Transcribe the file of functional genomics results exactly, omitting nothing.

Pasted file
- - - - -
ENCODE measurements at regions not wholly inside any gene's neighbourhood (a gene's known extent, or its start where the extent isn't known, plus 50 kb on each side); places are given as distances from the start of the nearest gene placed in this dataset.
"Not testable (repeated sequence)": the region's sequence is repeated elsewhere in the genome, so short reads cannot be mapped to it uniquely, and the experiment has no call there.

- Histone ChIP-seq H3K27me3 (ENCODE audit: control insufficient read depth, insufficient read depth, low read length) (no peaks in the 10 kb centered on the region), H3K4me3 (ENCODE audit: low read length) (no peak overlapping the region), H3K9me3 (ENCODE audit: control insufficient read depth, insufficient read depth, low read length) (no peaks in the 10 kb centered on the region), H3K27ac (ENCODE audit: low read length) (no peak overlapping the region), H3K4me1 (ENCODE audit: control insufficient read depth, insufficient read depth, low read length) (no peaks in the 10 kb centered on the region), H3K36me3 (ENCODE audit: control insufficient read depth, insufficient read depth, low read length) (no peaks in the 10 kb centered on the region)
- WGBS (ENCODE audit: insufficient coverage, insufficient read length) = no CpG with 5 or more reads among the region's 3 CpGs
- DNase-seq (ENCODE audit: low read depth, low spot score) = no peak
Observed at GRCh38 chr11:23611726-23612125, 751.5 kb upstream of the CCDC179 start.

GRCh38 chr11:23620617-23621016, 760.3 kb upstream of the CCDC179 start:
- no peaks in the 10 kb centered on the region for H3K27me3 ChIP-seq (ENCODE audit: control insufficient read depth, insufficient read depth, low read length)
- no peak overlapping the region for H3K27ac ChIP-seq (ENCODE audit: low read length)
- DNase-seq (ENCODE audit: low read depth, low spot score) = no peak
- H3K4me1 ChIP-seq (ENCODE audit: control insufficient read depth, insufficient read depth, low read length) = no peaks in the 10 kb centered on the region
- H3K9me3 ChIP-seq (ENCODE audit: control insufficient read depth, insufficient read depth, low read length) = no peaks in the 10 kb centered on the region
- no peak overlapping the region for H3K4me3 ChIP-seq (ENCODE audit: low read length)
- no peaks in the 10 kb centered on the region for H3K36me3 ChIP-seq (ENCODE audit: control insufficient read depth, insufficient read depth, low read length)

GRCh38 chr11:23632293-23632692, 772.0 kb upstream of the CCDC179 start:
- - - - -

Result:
ENCODE measurements at regions not wholly inside any gene's neighbourhood (a gene's known extent, or its start where the extent isn't known, plus 50 kb on each side); places are given as distances from the start of the nearest gene placed in this dataset.
"Not testable (repeated sequence)": the region's sequence is repeated elsewhere in the genome, so short reads cannot be mapped to it uniquely, and the experiment has no call there.

- Histone ChIP-seq H3K27me3 (ENCODE audit: control insufficient read depth, insufficient read depth, low read length) (no peaks in the 10 kb centered on the region), H3K4me3 (ENCODE audit: low read length) (no peak overlapping the region), H3K9me3 (ENCODE audit: control insufficient read depth, insufficient read depth, low read length) (no peaks in the 10 kb centered on the region), H3K27ac (ENCODE audit: low read length) (no peak overlapping the region), H3K4me1 (ENCODE audit: control insufficient read depth, insufficient read depth, low read length) (no peaks in the 10 kb centered on the region), H3K36me3 (ENCODE audit: control insufficient read depth, insufficient read depth, low read length) (no peaks in the 10 kb centered on the region)
- WGBS (ENCODE audit: insufficient coverage, insufficient read length) = no CpG with 5 or more reads among the region's 3 CpGs
- DNase-seq (ENCODE audit: low read depth, low spot score) = no peak
Observed at GRCh38 chr11:23611726-23612125, 751.5 kb upstream of the CCDC179 start.

GRCh38 chr11:23620617-23621016, 760.3 kb upstream of the CCDC179 start:
- no peaks in the 10 kb centered on the region for H3K27me3 ChIP-seq (ENCODE audit: control insufficient read depth, insufficient read depth, low read length)
- no peak overlapping the region for H3K27ac ChIP-seq (ENCODE audit: low read length)
- DNase-seq (ENCODE audit: low read depth, low spot score) = no peak
- H3K4me1 ChIP-seq (ENCODE audit: control insufficient read depth, insufficient read depth, low read length) = no peaks in the 10 kb centered on the region
- H3K9me3 ChIP-seq (ENCODE audit: control insufficient read depth, insufficient read depth, low read length) = no peaks in the 10 kb centered on the region
- no peak overlapping the region for H3K4me3 ChIP-seq (ENCODE audit: low read length)
- no peaks in the 10 kb centered on the region for H3K36me3 ChIP-seq (ENCODE audit: control insufficient read depth, insufficient read depth, low read length)

GRCh38 chr11:23632293-23632692, 772.0 kb upstream of the CCDC179 start: